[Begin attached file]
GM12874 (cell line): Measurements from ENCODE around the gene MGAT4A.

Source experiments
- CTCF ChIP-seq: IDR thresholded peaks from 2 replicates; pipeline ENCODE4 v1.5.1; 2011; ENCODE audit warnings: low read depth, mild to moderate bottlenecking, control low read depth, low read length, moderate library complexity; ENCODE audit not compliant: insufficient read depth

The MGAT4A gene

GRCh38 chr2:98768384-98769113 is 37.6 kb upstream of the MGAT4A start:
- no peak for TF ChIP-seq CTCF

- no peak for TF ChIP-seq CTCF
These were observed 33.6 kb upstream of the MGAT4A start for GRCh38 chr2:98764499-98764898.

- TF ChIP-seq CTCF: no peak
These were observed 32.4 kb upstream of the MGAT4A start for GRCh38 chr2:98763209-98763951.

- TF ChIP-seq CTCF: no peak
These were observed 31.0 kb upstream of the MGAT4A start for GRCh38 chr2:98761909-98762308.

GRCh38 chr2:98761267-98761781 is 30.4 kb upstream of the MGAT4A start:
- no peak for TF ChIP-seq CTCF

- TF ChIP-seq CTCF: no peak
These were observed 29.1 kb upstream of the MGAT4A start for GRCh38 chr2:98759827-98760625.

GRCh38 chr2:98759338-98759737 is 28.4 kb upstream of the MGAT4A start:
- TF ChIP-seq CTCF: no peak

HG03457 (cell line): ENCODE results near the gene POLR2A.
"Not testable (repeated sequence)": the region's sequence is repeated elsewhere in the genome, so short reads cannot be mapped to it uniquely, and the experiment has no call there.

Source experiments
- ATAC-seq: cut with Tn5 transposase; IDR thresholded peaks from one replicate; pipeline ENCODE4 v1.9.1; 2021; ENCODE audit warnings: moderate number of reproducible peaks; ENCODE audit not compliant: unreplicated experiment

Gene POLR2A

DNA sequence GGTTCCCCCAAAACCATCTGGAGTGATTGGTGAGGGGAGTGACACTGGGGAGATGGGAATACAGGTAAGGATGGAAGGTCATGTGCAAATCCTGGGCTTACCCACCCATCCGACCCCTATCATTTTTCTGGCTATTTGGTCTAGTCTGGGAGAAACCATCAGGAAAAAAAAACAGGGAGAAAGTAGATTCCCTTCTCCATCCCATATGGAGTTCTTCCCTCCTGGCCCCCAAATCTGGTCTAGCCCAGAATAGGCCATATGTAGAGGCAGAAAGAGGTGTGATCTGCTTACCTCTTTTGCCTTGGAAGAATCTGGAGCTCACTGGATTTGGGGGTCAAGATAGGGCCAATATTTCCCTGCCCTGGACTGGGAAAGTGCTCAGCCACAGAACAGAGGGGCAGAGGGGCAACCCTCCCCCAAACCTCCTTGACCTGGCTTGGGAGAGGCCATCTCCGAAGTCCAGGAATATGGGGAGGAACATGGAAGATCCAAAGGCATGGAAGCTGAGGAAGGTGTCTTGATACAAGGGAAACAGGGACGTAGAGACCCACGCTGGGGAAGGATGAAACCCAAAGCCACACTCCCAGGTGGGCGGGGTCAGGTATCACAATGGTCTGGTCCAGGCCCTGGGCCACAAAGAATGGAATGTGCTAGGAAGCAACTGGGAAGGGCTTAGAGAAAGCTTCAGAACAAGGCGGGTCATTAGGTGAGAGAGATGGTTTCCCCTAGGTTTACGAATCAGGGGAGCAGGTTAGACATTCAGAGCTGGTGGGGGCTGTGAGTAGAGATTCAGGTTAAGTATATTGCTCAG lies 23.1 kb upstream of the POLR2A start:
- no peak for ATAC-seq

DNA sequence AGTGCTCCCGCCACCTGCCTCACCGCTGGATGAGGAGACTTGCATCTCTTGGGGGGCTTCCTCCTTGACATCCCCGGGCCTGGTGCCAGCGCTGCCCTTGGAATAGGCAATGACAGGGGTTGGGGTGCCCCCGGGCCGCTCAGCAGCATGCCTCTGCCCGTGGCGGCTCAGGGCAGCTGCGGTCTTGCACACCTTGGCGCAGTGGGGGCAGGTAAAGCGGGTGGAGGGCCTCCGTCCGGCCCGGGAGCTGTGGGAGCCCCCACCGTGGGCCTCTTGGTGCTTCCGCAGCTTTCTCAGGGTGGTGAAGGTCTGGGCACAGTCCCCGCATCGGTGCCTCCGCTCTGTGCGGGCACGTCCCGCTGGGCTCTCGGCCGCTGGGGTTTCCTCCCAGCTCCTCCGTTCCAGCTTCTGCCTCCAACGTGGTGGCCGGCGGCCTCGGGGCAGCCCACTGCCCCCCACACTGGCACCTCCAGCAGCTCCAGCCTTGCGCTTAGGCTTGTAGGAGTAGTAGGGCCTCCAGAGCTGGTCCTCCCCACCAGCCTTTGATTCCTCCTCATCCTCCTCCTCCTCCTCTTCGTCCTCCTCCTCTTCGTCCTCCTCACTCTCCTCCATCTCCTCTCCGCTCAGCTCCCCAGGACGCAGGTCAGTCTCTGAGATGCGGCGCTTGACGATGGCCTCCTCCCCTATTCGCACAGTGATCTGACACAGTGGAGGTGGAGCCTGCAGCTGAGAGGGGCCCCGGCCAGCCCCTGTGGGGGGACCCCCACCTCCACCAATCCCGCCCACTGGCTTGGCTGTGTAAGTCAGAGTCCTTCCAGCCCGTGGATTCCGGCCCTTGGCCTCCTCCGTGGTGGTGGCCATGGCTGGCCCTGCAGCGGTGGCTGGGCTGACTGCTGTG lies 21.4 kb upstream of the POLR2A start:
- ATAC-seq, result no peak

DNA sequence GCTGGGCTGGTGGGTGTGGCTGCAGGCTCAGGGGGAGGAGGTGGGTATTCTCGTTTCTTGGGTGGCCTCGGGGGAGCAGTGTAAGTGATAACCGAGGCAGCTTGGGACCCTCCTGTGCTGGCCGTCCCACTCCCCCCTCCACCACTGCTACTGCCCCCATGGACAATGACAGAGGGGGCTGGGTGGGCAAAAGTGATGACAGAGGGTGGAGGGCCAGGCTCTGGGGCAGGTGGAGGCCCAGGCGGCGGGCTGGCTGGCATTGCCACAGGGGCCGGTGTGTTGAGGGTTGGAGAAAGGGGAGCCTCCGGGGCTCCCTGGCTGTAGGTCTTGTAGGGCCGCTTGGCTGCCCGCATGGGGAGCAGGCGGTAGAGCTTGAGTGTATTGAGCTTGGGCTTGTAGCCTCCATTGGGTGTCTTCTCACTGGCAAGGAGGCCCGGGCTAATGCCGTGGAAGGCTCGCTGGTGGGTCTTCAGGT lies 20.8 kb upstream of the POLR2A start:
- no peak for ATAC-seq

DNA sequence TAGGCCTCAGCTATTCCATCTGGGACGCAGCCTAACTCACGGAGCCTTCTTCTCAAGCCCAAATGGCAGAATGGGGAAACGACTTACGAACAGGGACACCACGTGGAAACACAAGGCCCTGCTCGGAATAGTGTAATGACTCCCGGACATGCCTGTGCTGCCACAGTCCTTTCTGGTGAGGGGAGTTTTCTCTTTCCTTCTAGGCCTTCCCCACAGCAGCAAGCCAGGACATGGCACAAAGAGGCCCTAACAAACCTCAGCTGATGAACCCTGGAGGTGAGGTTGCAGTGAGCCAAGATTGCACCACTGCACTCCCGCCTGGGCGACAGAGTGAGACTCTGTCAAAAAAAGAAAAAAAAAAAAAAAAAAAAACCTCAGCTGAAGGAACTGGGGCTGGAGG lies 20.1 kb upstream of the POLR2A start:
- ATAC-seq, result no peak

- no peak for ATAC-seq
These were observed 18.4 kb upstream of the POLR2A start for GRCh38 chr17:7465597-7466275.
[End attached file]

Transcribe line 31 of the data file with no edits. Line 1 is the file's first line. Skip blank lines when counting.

- ATAC-seq, result no peak